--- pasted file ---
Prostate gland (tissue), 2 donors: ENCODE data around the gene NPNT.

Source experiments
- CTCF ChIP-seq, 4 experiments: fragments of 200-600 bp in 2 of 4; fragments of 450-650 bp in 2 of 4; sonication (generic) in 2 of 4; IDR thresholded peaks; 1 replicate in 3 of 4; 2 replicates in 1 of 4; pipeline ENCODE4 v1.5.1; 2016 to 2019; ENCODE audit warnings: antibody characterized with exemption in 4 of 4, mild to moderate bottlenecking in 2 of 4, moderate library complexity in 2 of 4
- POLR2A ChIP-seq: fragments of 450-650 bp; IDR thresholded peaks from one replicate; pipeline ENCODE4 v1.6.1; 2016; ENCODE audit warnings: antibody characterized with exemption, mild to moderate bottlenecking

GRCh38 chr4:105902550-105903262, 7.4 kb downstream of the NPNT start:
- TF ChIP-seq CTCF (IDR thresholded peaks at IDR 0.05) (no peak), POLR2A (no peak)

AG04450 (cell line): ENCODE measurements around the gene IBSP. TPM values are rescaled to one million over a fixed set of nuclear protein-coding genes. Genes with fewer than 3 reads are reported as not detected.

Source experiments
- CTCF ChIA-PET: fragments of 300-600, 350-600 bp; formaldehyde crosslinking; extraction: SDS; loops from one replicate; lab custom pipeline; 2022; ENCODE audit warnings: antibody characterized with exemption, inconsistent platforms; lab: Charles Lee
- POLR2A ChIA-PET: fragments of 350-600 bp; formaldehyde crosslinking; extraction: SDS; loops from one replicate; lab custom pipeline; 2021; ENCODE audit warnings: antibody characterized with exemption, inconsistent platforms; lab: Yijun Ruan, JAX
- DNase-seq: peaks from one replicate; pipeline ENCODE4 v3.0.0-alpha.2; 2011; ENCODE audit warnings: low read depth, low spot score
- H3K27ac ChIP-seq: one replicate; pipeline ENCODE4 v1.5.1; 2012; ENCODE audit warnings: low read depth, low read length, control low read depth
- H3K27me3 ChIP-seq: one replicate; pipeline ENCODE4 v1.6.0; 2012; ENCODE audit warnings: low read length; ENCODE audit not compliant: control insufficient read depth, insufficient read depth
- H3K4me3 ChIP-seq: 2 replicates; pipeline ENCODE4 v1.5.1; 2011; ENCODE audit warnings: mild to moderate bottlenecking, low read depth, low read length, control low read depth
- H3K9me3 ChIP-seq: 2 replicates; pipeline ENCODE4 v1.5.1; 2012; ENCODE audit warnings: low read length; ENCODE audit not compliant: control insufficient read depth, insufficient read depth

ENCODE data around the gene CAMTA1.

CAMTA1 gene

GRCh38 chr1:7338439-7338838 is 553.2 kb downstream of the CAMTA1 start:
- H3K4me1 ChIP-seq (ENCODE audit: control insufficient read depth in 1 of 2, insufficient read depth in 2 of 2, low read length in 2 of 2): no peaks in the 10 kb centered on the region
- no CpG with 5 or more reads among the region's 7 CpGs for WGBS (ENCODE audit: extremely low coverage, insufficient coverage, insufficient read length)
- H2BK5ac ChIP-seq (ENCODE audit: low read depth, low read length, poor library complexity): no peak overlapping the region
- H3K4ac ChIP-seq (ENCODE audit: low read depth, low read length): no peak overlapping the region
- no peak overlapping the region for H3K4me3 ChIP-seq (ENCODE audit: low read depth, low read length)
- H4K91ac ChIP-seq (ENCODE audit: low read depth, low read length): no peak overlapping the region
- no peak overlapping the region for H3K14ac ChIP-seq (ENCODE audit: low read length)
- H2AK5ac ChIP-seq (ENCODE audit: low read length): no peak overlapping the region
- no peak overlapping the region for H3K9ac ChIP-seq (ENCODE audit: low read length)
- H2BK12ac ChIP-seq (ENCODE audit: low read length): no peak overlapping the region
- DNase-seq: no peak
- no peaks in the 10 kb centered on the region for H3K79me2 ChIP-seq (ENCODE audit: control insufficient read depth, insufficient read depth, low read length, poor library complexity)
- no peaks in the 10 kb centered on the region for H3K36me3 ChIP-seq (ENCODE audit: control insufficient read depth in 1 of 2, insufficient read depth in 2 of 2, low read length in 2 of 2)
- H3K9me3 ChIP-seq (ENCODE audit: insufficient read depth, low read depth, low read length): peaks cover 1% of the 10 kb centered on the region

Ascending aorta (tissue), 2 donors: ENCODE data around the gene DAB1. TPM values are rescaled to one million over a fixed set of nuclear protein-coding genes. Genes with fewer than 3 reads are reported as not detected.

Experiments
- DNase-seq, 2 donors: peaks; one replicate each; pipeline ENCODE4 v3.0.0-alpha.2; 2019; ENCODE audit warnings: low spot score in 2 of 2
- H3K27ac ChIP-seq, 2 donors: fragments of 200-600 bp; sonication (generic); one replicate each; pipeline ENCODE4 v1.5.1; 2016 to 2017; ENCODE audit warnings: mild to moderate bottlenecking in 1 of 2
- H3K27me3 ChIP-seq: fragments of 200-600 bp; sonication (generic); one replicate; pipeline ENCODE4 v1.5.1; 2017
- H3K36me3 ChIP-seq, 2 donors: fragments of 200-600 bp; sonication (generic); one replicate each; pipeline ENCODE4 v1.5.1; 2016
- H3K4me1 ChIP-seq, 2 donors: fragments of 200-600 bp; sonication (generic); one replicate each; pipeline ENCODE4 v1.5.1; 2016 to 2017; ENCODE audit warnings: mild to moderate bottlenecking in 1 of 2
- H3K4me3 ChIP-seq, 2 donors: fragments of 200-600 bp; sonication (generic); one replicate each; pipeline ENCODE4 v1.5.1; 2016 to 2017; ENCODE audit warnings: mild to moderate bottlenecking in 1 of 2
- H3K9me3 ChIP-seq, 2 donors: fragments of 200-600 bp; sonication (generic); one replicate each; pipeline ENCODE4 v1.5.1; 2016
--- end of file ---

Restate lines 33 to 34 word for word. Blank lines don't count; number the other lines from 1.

Ascending aorta (tissue), 2 donors: ENCODE data around the gene DAB1. TPM values are rescaled to one million over a fixed set of nuclear protein-coding genes. Genes with fewer than 3 reads are reported as not detected.

Experiments